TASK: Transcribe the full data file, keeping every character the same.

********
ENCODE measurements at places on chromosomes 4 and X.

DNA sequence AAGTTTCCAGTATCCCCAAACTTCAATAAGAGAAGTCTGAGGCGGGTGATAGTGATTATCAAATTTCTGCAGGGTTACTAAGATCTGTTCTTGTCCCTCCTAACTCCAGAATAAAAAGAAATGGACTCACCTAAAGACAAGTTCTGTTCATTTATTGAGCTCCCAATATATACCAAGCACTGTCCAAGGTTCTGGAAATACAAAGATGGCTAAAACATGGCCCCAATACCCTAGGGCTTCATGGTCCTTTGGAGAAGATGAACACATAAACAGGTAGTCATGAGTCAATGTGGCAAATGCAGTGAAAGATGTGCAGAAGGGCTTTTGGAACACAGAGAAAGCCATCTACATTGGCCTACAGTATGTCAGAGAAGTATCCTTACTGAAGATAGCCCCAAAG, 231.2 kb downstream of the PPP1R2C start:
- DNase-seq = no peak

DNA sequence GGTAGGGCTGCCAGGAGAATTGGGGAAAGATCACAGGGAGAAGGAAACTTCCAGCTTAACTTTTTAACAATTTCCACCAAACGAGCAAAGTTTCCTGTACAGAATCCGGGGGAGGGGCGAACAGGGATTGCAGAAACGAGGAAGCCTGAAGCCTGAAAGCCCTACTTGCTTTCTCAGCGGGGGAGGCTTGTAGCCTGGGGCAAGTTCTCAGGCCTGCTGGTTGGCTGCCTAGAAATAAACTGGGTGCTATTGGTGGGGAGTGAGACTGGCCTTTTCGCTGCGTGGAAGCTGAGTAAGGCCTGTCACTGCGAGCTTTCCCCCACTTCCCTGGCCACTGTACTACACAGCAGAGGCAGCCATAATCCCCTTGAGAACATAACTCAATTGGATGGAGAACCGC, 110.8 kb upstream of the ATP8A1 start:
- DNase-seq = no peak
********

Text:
ENCODE measurements at places on chromosomes 4 and X.

DNA sequence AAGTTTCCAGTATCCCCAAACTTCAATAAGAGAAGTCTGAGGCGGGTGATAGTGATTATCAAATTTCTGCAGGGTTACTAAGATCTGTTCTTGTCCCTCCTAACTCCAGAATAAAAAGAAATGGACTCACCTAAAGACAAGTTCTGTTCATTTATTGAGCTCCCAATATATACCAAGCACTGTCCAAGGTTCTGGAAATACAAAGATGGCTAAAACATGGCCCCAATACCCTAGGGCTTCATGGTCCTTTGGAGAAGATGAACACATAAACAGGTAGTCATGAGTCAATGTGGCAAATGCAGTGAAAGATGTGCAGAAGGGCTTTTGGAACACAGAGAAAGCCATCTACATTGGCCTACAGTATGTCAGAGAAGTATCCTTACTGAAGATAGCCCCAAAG, 231.2 kb downstream of the PPP1R2C start:
- DNase-seq = no peak

DNA sequence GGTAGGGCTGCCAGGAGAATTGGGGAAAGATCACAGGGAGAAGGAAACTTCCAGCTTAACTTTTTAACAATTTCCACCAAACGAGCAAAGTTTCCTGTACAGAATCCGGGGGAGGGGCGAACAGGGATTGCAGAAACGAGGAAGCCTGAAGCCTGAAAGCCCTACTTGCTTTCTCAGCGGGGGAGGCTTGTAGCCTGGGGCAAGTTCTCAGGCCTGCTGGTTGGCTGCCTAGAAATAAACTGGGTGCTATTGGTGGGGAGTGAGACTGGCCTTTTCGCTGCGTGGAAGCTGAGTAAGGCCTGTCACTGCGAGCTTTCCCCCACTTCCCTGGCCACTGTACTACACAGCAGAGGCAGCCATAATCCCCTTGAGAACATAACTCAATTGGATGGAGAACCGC, 110.8 kb upstream of the ATP8A1 start:
- DNase-seq = no peak